Since opening its swanky doors, Jaan Bai has proved a popular addition to the sleepy city’s dining scene. Marissa Carruthers and photographer Charles Fox see what all the fuss is about.
It’s hard to miss Jaan Bai. The ceiling-to-floor glass frontage and colourful mural that covers the outside wall make it stand out among the row of identikit electrical shops and phone stores that line the quiet Battambang street.
Since opening little over a year ago, the hip restaurant has brought a new breed of dining to the country’s second-largest city. And what a welcome addition it is, offering a range of well-presented, incredibly cooked dishes, packed full of flavour and served at reasonable prices.
Operated by NGO, Cambodian Children’s Trust (CCT), which works with under-privileged children, Jaan Bai, rice bowl in Khmer, operates as a training restaurant offering a fusion of Thai, Khmer and Western food.
However, don’t be put off by the term training as there’s nothing amateur about the food, or service, at this contemporarily kitted-out, artistic space.
Contributing to Jaan Bai’s success is leading Australian restaurateur, John Fink, and David Thompson, owner of Michelin-starred Nahm in Bangkok.
They were both jetted in to dish out onsite training, as well as host trainees in their elite restaurants.
Thompson also helped put the finishing touches to the signature menu, with many ingredients grown at the nearby CCT agricultural centre.
Manager Pea Rachana says, “This has been an amazing opportunity for everyone working here in so many different ways. We are always learning more and looking at new ways to impress our customers.”
The result is a menu that makes decision-making difficult but the chaa kdam Kampot pepper crab with chilli jam ($8) is a mouth-watering must. The meaty crab is draped in lashings of peppercorns, giving it a hot hit, while the sweetness of the accompanying chilli jam, containing deep-fried chilli blended with a tamarind sauce, calms the kick.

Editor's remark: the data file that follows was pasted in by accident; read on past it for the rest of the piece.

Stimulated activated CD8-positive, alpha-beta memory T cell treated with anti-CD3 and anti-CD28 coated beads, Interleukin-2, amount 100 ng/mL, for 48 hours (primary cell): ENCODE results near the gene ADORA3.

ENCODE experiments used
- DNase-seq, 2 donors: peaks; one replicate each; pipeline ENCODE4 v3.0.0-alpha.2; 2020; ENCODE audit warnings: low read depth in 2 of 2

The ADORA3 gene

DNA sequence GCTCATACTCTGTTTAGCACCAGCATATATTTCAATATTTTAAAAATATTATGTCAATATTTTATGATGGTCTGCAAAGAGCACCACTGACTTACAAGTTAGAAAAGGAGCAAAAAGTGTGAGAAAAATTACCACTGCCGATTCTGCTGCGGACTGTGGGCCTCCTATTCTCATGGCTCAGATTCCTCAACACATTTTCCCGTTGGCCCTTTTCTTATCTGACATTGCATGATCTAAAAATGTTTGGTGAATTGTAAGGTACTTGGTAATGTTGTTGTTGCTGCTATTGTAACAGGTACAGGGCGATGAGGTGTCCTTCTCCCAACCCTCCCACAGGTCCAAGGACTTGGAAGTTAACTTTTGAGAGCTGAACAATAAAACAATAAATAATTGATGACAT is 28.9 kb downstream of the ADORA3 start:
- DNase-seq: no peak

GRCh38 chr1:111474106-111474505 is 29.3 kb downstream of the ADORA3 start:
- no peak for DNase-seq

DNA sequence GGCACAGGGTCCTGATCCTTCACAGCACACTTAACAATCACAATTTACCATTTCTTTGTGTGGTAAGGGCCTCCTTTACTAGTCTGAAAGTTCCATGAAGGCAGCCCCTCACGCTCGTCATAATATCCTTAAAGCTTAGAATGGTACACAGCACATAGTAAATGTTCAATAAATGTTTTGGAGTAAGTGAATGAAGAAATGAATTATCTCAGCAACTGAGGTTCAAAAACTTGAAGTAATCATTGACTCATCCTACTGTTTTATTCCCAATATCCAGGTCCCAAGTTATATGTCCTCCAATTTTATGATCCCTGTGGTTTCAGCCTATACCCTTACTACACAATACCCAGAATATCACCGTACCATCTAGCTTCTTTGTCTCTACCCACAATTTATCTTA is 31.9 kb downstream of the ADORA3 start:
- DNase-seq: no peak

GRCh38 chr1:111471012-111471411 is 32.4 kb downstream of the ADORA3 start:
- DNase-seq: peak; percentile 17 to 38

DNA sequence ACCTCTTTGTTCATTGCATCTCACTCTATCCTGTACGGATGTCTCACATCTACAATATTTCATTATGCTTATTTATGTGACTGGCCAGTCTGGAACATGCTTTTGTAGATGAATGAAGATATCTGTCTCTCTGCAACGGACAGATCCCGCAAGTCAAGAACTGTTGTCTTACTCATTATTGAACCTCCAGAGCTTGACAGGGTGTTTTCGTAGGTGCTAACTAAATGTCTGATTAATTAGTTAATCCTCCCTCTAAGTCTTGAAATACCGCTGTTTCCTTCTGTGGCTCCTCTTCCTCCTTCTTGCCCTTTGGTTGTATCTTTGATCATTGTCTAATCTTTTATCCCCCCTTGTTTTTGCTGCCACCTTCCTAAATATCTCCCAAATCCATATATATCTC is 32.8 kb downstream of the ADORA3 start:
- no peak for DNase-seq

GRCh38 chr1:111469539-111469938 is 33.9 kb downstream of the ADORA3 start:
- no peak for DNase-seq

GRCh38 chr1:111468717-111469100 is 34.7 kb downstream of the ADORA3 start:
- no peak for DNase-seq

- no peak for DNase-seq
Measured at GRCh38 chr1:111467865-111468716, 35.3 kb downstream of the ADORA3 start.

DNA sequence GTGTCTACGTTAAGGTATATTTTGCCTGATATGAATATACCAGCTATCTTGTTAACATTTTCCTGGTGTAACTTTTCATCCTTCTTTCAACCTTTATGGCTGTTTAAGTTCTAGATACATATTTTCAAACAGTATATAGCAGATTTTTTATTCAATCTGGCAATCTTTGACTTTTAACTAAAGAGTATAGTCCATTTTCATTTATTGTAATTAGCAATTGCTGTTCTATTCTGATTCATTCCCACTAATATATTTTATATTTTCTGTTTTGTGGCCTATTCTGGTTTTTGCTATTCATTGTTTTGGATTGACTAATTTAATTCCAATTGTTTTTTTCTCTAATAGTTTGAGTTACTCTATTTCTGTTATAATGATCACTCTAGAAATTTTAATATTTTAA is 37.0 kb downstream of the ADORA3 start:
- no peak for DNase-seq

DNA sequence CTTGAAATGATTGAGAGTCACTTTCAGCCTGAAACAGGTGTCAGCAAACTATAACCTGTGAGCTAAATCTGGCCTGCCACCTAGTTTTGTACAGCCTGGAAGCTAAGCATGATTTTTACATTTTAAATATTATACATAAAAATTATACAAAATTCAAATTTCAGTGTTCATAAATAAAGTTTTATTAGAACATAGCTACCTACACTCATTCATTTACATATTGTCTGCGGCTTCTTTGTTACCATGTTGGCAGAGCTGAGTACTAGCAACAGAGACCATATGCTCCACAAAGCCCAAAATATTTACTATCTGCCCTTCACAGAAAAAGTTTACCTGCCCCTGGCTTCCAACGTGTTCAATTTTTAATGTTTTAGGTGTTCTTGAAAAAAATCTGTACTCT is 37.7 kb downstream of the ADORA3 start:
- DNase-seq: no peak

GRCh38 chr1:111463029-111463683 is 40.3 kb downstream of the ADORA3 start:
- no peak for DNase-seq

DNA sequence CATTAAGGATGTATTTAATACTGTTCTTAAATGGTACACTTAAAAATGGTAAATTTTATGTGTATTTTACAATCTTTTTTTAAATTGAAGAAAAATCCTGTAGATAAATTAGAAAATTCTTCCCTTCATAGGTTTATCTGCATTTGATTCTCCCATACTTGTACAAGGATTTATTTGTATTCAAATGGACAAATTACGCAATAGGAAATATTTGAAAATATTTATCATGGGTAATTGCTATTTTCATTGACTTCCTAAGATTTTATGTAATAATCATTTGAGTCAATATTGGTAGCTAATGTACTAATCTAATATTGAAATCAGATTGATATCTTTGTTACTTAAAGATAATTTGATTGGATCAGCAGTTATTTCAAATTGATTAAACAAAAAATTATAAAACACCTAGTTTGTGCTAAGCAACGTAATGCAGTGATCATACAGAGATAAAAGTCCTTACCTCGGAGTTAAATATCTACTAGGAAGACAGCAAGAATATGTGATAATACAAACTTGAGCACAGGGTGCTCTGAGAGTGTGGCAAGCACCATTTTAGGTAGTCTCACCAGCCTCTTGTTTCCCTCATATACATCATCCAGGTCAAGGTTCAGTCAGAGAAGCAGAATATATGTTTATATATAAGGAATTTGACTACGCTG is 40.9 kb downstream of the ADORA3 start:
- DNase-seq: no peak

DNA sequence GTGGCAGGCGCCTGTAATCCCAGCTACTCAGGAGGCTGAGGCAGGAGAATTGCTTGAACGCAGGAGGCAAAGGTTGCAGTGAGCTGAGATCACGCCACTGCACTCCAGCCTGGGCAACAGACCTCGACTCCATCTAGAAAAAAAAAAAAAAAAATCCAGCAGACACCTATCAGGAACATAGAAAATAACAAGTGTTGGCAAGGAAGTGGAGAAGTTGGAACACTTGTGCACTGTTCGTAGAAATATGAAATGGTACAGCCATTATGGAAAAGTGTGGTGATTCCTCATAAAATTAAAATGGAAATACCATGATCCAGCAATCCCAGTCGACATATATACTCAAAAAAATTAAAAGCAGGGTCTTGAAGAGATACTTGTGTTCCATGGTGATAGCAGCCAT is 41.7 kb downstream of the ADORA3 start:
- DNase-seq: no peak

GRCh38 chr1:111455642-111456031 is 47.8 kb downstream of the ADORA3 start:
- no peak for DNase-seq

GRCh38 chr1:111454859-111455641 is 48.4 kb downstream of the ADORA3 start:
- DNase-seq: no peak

The twice-cooked coconut braised beef rib with prik nahm pla ($10) is tender to the touch. The beef falls apart with a gentle prod of the spoon, thanks to being cooked in coconut cream for five hours on the stove and then in the oven.
The delicate coconut flavour adds a slight sweetness to the succulent meat, while the lemon, mint and garlic of the prik nahm pla bring a bittersweet smack to the table.
Smaller snacks are available, and they’re not so much on the small side. The eggplant and mushroom dumplings ($3) are firm to the bite and the mellow mix means neither ingredient dominates. The accompanying chilli sauce wakes the whole dish up.
The Pailin corn fritters ($3) use corn bread from the western province, while the sauce is made from ginger-infused water. The result is crispy fritters with a chilli-ginger caramel giving a subtle balance of flavours.
Add a lengthy list of cocktails served into the evening and Battambang has also bagged itself another nice nightspot.
1 Street 2, Battambang
Tel. 053 650 0106
Open Tuesday to Sunday, from 11.00am to 10.30pm.